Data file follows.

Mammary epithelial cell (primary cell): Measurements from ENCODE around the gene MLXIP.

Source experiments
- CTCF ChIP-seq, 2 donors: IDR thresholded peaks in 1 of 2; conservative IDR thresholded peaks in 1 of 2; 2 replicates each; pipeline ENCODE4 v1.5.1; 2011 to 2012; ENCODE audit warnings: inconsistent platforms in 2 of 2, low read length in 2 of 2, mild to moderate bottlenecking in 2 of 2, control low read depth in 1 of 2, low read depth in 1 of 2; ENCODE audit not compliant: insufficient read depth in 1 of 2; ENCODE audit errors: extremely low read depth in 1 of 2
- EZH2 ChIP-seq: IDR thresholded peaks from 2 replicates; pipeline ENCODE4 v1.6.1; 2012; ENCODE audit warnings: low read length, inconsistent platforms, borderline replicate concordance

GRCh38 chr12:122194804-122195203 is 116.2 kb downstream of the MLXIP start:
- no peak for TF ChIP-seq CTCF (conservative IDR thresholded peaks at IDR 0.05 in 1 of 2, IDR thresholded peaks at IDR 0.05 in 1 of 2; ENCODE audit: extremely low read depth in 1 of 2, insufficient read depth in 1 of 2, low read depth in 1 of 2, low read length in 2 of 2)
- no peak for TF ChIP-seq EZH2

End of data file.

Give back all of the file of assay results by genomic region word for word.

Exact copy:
Mammary epithelial cell (primary cell): Measurements from ENCODE around the gene MLXIP.

Source experiments
- CTCF ChIP-seq, 2 donors: IDR thresholded peaks in 1 of 2; conservative IDR thresholded peaks in 1 of 2; 2 replicates each; pipeline ENCODE4 v1.5.1; 2011 to 2012; ENCODE audit warnings: inconsistent platforms in 2 of 2, low read length in 2 of 2, mild to moderate bottlenecking in 2 of 2, control low read depth in 1 of 2, low read depth in 1 of 2; ENCODE audit not compliant: insufficient read depth in 1 of 2; ENCODE audit errors: extremely low read depth in 1 of 2
- EZH2 ChIP-seq: IDR thresholded peaks from 2 replicates; pipeline ENCODE4 v1.6.1; 2012; ENCODE audit warnings: low read length, inconsistent platforms, borderline replicate concordance

GRCh38 chr12:122194804-122195203 is 116.2 kb downstream of the MLXIP start:
- no peak for TF ChIP-seq CTCF (conservative IDR thresholded peaks at IDR 0.05 in 1 of 2, IDR thresholded peaks at IDR 0.05 in 1 of 2; ENCODE audit: extremely low read depth in 1 of 2, insufficient read depth in 1 of 2, low read depth in 1 of 2, low read length in 2 of 2)
- no peak for TF ChIP-seq EZH2